Floc layering with alum - add about 1/8 teaspoon per litre of water, and allow 30-60 minutes before filtering.  If that doesn't do the trick, simply repeat - alum is non-toxic.

 

Although C-F methods are somewhat effective against all types of contaminants except viruses, they are not effective enough to be solely relied upon.  Filtration, boiling, or UV treatment is highly advised.

 
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Activated Charcoal

 

Activated charcoal binds to many chemicals, and is a common treatment for many types of poisoning.  Many filters include a charcoal segment.  As a treatment option, it can be added to water (and then filtered out) after halogen disinfection or boiling.  It is particularly useful if you are sensitive to the after-taste of halogens, because it will remove these chemicals after they have done their job.

On the other hand, activated charcoal provides very limited disinfection - again, it is best used in conjunction with halogen treatment or filtration, and many commercial devices combine these treatments.

 
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Microfiltration

 

Commercial filters have become very popular water treatment options among backcountry wanderers.  They are simple to use, and require no chemicals.  However, they are relatively bulky, prone to breaking, and have finite life spans that might not be recognized.

As a filter becomes clogged, flow rate decreases.  This might be treated as an inconvenience, but should be taken as a sign to change the filter - the increased pressure required to pass water through the filter can deform organisms, allowing them passage as well.  Bacteria also proliferate in filters, and they should be cleaned with a diluted bleach solution between trips.  Silver impregnated filters claim to prevent bacterial proliferation, but there is no evidence to suggest that they are effective - clean your filters!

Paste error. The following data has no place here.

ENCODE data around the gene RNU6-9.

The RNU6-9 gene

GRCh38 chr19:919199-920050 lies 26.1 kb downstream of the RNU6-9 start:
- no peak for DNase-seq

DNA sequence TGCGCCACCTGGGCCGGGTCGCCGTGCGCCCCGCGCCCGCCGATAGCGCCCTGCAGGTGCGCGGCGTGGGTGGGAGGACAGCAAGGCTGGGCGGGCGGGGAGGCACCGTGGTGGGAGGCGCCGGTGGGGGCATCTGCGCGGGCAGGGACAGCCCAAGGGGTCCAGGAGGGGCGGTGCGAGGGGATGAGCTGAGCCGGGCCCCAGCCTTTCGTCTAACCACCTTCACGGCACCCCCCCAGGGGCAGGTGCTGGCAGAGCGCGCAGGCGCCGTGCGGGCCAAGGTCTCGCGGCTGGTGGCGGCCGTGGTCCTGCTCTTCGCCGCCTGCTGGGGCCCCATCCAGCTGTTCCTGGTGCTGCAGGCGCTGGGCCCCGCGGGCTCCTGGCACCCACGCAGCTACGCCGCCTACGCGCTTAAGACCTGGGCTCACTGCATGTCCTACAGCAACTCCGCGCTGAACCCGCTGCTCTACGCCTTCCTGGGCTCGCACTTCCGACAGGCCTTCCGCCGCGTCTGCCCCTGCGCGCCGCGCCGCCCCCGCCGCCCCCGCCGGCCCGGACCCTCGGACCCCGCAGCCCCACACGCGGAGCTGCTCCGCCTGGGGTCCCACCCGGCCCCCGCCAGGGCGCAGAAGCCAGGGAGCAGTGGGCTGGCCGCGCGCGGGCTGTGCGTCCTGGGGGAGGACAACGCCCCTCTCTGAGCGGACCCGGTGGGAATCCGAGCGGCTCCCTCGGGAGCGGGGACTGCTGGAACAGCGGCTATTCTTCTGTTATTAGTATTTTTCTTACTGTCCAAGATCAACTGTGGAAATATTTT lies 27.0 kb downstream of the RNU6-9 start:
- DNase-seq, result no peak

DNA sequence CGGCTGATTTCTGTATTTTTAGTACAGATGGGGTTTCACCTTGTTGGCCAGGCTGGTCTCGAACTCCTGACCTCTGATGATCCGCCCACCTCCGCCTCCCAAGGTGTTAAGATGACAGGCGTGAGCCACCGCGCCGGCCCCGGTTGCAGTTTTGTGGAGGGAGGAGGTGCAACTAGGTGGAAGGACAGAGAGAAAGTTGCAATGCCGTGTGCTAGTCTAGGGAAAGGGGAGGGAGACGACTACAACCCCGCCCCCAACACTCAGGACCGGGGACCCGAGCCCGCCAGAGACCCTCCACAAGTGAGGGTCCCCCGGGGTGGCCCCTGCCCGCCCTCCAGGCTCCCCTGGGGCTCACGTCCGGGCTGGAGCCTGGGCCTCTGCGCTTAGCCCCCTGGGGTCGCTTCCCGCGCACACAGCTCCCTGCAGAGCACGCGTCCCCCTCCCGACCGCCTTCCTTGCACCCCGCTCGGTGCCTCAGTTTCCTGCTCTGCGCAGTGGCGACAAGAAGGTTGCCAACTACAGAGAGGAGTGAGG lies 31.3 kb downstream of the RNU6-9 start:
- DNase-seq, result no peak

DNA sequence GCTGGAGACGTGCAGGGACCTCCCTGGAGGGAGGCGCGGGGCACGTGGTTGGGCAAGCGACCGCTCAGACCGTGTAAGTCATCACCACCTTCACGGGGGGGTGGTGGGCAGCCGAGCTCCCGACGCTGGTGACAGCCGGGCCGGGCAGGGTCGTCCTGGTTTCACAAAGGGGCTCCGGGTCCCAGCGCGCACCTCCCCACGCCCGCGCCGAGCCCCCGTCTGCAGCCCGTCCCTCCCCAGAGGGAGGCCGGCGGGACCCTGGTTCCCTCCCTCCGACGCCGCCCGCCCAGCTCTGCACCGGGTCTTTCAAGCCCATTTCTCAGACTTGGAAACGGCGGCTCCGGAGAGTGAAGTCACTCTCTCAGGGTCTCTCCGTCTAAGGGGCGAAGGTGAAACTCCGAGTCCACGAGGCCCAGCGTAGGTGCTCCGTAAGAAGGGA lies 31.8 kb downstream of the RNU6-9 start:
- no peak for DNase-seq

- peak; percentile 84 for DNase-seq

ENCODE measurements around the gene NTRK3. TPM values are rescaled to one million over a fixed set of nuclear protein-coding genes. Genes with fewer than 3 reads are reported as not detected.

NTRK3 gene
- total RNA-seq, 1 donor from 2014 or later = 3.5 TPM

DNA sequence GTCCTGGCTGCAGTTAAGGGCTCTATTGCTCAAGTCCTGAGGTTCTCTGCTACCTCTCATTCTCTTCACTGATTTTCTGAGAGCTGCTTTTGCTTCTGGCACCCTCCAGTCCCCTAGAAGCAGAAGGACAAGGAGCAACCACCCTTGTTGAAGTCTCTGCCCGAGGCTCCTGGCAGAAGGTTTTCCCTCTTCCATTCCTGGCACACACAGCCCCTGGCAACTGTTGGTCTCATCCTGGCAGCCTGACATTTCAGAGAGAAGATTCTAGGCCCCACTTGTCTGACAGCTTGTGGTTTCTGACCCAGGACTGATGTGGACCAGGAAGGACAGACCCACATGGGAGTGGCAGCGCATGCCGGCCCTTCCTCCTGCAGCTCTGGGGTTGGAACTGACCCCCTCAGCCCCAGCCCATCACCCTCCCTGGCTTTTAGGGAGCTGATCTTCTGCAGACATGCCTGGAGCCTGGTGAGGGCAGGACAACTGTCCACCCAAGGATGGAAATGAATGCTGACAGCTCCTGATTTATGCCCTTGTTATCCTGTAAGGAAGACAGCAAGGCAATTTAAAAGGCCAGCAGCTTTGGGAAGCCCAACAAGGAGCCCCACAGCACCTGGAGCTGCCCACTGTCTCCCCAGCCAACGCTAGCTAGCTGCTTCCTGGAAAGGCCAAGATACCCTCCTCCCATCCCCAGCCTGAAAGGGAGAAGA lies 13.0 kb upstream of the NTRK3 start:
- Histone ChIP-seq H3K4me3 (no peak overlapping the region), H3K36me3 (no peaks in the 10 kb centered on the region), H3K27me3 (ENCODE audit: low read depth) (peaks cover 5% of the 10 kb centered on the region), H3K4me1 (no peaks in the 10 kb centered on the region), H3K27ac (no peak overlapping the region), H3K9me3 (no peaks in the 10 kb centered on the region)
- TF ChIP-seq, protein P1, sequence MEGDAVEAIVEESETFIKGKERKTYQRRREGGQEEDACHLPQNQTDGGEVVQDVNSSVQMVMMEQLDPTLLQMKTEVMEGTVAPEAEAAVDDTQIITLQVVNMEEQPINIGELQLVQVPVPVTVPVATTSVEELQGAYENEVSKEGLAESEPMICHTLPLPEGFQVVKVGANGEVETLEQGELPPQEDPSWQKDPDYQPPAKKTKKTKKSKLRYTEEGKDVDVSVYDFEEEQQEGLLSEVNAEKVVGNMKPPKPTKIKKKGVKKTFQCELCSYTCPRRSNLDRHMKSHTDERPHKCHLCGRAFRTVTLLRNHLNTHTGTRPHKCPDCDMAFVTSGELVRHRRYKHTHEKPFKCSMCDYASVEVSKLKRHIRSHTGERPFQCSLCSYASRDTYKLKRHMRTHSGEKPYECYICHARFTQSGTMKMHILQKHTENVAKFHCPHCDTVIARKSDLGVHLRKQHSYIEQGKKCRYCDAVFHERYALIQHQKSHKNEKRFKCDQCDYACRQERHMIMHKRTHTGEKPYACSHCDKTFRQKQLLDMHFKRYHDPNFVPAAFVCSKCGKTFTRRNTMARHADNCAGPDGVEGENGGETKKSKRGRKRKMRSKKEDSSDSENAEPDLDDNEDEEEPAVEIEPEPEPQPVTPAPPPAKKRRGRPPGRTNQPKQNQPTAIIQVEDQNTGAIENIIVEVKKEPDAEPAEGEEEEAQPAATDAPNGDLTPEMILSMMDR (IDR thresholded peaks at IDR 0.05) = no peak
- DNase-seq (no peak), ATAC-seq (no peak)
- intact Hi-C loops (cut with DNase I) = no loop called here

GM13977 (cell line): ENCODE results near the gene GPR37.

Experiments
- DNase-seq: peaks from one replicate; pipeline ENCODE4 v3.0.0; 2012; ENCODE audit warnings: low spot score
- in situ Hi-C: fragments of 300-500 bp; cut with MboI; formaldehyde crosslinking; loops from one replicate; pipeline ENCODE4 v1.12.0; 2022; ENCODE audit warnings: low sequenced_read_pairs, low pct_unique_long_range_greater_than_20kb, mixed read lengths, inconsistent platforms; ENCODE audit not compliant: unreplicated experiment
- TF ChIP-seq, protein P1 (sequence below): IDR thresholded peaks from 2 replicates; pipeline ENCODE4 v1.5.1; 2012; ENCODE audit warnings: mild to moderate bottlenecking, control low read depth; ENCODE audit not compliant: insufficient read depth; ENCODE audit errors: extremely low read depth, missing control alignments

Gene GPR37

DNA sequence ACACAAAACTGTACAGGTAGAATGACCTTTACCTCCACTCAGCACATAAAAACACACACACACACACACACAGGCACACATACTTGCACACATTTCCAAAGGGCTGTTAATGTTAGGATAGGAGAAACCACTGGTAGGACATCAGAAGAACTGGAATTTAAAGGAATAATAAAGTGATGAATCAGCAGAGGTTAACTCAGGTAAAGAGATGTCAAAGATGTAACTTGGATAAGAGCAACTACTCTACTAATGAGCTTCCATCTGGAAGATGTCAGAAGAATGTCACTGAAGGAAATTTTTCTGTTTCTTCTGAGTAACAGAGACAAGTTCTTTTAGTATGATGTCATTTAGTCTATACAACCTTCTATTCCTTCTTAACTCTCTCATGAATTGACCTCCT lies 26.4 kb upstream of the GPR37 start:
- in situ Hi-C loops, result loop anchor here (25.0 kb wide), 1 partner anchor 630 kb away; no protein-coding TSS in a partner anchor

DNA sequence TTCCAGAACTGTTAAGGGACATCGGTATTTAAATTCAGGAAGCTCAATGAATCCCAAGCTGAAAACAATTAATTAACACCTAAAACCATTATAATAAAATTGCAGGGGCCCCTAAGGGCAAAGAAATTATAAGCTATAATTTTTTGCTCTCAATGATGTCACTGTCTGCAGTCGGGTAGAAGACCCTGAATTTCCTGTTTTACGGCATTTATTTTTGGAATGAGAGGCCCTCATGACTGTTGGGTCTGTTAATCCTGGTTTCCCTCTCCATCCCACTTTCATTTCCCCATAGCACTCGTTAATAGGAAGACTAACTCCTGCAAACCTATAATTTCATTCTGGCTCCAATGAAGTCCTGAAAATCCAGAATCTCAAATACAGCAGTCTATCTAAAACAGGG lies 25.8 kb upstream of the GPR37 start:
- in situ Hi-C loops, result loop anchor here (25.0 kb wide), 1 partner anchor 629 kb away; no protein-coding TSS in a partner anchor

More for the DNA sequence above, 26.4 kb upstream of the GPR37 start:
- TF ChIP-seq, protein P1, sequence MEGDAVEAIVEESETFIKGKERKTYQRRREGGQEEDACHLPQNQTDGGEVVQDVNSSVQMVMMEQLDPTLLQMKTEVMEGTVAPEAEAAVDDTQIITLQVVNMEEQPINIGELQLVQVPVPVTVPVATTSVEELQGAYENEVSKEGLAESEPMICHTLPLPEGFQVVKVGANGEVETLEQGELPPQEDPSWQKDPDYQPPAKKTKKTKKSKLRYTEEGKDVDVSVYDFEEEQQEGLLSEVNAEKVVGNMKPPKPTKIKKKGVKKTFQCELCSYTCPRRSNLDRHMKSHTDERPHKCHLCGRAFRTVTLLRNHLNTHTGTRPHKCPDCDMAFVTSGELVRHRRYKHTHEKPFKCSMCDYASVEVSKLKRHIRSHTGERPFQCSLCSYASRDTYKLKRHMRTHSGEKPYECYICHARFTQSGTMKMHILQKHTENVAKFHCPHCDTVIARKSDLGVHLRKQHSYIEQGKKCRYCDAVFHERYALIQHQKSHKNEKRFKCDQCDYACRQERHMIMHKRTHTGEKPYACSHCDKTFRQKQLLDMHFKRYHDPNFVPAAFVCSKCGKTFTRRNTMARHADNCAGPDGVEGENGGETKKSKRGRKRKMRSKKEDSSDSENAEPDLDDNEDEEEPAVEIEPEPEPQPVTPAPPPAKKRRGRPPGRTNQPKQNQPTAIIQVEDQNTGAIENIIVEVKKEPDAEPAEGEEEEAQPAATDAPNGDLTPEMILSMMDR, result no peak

The usefulness of filtration against microbiologicals depends on its pore size.

 
 

Few manufacturers offer filters with pore sizes small enough to filter viruses, and it must be remembered that there is no government regulatory oversight of any claims of filter effectiveness - they are based only on internal testing.  Decide for yourself the degree to which you trust the manufacturers, but a post-filtration halogen treatment… wouldn’t hurt.

 Drink-through filters like LifeStraw are light, effective personal systems, but can’t be used to filter water for the group, or for purposes than personal hydration.